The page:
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October 22, 2020 By R.A. Jones

Tap Dancer

Back in the sixties on the shore of Monterey Bay, the Tenth Infantry planted its colors at long gone Fort Ord. One day, the commander and his officers sat at a long table planning for a training maneuver in the field. I was a captain and a rifle company commander. My thoughts wandered while an engineer lieutenant droned on about an uncertain bridge our tracked vehicles would have to cross.

Opposite from me sat the captain commander of “B” Rifle Company with some of his officers. He seemed vaguely familiar. His name tag read, “Lyon.” Captain, infantry, parachute qualified, green combat leader’s tab, he was the real McCoy. I knew him by reputation as a U.C. Davis ROTC officer. Then someone called him, “Walt.” OK, Walt Lyon. Once, he had mentioned Richmond. Then I got it. Years before, when we were both very young, he had lived next door to my grandmother in Richmond. He usually got called in for tap dancing practice.

A tap dancer? In that rugged outfit? That was too rich. I chewed my pencil and smiled at how he’d take the ambush. At break time, we pushed our chairs back. I looked across at Captain Lyon who was talking to his lieutenants.

“Captain Lyon?” I asked, for we weren’t on a first-name basis.

“Yes,” he replied.

“Do you still tap dance?”

“TAP DANCE!” he fairly shouted. “What makes you think I know anything about that?”

“When you used to live next to my grandmother on 4th Street in Richmond, you used to get called in to practice tap dancing.”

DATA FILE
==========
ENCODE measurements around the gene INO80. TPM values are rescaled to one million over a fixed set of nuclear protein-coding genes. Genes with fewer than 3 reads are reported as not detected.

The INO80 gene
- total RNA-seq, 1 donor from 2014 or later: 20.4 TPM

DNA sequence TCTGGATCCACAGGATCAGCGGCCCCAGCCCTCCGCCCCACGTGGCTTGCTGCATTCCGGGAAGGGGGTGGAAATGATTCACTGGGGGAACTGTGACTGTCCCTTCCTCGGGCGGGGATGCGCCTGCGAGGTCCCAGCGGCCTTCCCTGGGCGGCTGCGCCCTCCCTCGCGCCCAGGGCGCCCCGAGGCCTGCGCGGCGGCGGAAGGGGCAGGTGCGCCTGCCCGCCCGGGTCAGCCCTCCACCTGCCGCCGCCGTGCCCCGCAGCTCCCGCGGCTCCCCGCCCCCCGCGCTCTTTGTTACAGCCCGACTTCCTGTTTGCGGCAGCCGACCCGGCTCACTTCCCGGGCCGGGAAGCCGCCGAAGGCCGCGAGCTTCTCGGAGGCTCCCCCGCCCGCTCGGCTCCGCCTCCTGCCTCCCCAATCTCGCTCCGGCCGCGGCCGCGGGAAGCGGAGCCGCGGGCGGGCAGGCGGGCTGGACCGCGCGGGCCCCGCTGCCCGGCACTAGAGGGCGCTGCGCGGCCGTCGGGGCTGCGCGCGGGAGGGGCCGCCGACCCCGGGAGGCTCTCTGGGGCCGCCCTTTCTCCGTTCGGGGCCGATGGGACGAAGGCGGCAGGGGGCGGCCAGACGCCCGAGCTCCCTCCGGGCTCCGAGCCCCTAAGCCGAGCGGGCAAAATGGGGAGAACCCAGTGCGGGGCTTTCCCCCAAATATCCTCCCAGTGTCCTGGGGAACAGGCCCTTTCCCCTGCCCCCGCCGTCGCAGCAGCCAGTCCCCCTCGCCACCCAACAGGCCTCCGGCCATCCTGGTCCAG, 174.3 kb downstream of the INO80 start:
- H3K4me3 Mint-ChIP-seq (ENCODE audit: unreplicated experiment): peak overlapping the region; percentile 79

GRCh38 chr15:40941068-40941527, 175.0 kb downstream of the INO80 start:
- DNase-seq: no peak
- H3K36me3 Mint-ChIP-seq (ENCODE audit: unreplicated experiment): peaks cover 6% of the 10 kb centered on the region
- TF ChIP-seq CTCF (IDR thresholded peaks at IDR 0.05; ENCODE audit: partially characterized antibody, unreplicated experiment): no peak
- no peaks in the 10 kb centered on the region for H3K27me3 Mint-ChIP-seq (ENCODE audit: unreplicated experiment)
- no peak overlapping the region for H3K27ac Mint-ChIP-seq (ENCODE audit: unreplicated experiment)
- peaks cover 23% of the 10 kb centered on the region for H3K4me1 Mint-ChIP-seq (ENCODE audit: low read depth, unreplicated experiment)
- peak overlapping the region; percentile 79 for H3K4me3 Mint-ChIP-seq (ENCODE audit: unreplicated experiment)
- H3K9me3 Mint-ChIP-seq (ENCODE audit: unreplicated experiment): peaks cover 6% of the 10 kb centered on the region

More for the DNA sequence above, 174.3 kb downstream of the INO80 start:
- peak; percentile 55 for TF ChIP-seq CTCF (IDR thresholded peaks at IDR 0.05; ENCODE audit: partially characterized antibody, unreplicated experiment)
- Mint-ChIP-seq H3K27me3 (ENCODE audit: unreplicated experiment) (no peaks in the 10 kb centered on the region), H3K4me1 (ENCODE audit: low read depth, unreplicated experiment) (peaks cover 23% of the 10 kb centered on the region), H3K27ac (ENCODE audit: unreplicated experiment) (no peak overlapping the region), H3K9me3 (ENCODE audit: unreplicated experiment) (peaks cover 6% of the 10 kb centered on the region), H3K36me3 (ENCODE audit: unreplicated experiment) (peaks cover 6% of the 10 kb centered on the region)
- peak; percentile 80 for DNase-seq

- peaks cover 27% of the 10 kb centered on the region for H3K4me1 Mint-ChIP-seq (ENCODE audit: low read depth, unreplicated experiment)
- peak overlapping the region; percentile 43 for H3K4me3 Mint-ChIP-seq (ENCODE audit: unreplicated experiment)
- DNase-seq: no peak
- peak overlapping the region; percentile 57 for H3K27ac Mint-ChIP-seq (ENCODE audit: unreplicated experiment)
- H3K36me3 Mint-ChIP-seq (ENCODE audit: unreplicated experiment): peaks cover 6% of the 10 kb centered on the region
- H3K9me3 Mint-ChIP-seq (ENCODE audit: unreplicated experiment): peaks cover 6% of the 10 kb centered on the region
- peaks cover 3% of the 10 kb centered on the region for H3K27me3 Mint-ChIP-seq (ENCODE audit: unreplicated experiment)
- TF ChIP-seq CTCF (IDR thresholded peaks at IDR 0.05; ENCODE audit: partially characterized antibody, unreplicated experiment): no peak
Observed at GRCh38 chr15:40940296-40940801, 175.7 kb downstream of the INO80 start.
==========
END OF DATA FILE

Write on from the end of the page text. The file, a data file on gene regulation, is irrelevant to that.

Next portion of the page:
“Oh, thank you,” he said in disgust, because what was coming next was clear.

“Geez, sir,” said one of the lieutenants with more nerve that the others. “Can you really tap dance? How cool.”

“Show us a couple of snappy steps, sir,” laughed another.

“Hey, sir, you could do a number in the group talent show coming up.”

“Yeah, like Fred Astaire. And for a partner we could find you a Ginger Rogers down on the pier in Monterey. You could teach her a couple of snazzy steps.”

“She’d have to have good legs.”

“We’d check that out at the audition.”

“Yeah, at happy hour. And we could get her a top hat and a snappy black outfit.”

“You two would be a sure shot to win.”

“Alright, OK you’ve all cracked up. Anybody who really thinks this is good idea mention it tomorrow at P.T. and we’ll discuss it while we’re doing pushups.” “And thank you, Captain Jones,” he said. “If this goes any further, I’m going to tell them you took piano lessons.” Which was true.

In the end, none of it happened. In a few short weeks, some of us were ordered out on the first big American push into Vietnam. Smiles faded. The show out there was conducted over open gunsights.

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